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For Pens, road less taken

Home-ice advantage helped Pittsburgh in first 3 rounds. Wings have it in the finals.

Penguins goaltender Marc-Andre Fleury watches the play during hockey practice in Pittsburgh on Thursday. The Penguins face the Detroit Red Wings tonight in Game 1 of the Stanley Cup finals.

AP photo

PITTSBURGH — The Pittsburgh Penguins’ formula in the Stanley Cup playoffs has been strikingly simple: Open at home, get two quick victories, then never give the opponent any opening to get back into a series that ends very quickly.

It worked against Ottawa, a four-game sweep. It worked against the Rangers, a five-game series, and worked against the Flyers, another five-game series.

Only it can’t work against the Red Wings in the Stanley Cup finals, which begin tonight at Detroit’s Joe Louis Arena. By winning the NHL’s regular season title, the Red Wings own home-ice advantage. Given Pittsburgh’s 8-0 home-ice record in the playoffs, it could be a significant edge because the Penguins can play no more than three home games.

The Penguins haven’t started a playoff series on the road since a year ago, when they lost 6-3 in Game 1 of the opening round in Ottawa and never recovered, losing in five games.

For the Penguins, it was a meaningful lesson learned.

“We learned we can’t watch,” team captain Sidney Crosby said Thursday. “It’s almost like we waited the first 10 minutes just to feel it out and see how it was going to be, instead of having more of an instinct to attack or move our feet. The biggest thing we’ll talk about is moving our feet early and letting everything catch up to us. When we’re moving, reacting, the game comes a lot easier.”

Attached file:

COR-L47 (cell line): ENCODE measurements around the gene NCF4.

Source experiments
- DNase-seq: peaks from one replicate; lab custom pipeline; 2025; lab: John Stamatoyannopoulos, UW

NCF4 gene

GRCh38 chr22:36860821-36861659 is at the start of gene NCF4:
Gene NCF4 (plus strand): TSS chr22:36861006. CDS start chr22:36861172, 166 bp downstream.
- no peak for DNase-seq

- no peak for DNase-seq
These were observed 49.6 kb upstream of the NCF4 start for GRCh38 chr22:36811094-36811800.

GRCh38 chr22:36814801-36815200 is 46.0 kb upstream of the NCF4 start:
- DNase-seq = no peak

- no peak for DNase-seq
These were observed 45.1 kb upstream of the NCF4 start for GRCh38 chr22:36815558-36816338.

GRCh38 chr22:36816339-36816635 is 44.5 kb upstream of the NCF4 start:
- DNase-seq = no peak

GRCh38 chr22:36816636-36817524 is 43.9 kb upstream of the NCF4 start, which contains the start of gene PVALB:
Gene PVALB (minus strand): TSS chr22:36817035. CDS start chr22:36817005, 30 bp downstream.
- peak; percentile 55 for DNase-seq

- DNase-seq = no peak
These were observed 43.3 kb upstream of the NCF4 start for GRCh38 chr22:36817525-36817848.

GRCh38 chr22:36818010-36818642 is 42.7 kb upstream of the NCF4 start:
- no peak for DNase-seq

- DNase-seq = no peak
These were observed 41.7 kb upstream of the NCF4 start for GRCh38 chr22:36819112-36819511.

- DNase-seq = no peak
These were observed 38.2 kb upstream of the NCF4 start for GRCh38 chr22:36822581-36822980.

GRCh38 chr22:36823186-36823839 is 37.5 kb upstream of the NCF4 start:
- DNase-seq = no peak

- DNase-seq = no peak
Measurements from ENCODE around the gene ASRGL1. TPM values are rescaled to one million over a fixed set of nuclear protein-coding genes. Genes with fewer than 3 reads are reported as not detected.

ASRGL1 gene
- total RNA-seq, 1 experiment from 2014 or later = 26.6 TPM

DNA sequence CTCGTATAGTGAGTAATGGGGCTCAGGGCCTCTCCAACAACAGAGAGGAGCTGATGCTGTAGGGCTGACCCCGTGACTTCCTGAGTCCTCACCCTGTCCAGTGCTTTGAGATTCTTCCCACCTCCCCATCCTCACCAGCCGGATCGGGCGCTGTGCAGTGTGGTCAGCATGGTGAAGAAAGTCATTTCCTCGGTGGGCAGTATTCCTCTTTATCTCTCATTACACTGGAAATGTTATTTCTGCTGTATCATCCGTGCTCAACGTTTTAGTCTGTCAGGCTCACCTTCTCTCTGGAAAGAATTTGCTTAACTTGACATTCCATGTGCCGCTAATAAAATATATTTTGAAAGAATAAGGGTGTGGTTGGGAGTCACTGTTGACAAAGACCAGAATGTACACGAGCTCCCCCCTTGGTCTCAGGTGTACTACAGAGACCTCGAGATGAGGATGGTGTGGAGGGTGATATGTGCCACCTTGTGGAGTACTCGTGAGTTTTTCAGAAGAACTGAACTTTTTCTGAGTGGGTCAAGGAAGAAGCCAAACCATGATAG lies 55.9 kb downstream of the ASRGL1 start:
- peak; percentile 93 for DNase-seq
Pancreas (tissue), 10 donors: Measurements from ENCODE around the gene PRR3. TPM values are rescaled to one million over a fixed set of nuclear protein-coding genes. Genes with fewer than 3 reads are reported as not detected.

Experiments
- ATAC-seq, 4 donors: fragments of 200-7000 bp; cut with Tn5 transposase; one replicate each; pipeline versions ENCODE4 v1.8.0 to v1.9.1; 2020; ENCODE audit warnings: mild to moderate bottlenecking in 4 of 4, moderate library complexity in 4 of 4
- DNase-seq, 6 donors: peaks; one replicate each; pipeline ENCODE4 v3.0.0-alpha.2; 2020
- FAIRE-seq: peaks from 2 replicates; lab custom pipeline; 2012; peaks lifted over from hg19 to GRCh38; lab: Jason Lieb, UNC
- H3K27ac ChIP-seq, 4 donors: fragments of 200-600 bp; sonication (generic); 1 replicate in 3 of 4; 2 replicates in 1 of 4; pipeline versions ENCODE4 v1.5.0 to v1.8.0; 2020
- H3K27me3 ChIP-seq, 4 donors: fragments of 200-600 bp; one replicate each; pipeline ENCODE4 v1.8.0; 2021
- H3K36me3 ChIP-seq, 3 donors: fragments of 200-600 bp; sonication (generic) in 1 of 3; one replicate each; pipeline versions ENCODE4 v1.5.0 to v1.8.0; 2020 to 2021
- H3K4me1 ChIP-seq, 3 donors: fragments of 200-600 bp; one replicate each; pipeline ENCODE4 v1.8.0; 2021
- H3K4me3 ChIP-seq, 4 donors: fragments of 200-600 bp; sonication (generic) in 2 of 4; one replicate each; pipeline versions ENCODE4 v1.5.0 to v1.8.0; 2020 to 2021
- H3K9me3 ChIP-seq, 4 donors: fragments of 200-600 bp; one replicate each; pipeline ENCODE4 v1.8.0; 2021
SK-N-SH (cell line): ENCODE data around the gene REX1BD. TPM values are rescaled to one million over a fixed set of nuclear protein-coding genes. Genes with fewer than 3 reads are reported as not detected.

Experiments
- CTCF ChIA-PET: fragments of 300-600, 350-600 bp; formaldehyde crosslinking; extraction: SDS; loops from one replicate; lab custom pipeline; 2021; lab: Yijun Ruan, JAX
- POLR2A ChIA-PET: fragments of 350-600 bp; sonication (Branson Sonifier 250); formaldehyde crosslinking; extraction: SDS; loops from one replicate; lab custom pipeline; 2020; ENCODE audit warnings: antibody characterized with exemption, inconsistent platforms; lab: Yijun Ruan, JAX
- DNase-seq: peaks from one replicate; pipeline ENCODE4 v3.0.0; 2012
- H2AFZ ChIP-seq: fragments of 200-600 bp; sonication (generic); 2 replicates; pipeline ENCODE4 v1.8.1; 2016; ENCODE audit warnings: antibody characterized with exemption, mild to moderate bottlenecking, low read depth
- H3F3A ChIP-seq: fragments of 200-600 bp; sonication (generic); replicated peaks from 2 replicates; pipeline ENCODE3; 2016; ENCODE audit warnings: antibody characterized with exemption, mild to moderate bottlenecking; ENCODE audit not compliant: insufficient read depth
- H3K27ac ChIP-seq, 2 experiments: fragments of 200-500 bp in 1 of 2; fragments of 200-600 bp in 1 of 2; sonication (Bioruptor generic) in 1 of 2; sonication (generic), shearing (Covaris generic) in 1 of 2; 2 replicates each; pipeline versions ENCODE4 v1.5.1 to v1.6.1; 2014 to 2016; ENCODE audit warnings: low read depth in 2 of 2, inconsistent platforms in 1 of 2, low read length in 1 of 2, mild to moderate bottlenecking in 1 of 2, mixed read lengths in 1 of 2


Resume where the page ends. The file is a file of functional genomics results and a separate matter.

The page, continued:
The Penguins obviously learned from that mistake, when they fell behind Ottawa 2-0 early in Game 1 and never seemed to get in sync the rest of the series. This spring, they won their initial road game in each of the first three rounds, giving them a 3-0 lead in every series.

That ability to play well on the road — the Penguins are 4-2 away from Mellon Arena — could prove important given the Red Wings’ 8-1 record at home.

“Yes, it’s going to be a challenge,” Max Talbot said. “But it’s still hockey, we played and won on the road against Philadelphia, the Rangers in the Garden, tough buildings. The objective is to try to get both (road games), but you want to get away with at least one and we’re going to focus on that.”

In a Stanley Cup finals that offers as many stars as any in the last 20 years — Crosby, Evgeni Malkin, Nicklas Lidstrom, Henrik Zetterberg, Pavel Datsyuk, Marian Hossa — the Penguins’ objective is to keep playing with the same high-energy offense and low-risk defense they’ve employed so far.

Their 1.86 goals-against average is the lowest in the playoffs, with Detroit second at 1.94.

“We want to keep it as normal as possible, the same way we’ve approached every series, and that’s to make sure we worry about ourselves,” Crosby said.

That means no worrying about the difficulties of steering the puck past Lidstrom at the blue line, of dealing with the Red Wings’ adept cast of role players, or handling a hostile crowd in a building where flying octopi can hold up a game and give a motivational boost to the home team.

Only six Penguins players have been in the finals, and only three — defenseman Sergei Gonchar and forwards Petr Sykora and Georges Laraque — seem certain of playing in Game 1. Defenseman Darryl Sydor and goalie Ty Conklin haven’t played in the playoffs, and forward Gary Roberts, who turned 42 on Friday, has been fighting pneumonia.

The Red Wings have rolled up 100-point season after 100-point season since last winning the Cup in 2002, only to get bounced from the playoffs during a string of upsets. They haven’t allowed that to happen this spring and, with a veteran cast so close to winning another Cup, they present far more challenges than any Eastern Conference team has offered Pittsburgh.




•Pittsburgh vs. Detroit, Joe Louis Arena, Detroit

•8 p.m. today. TV coverage on VERSUS

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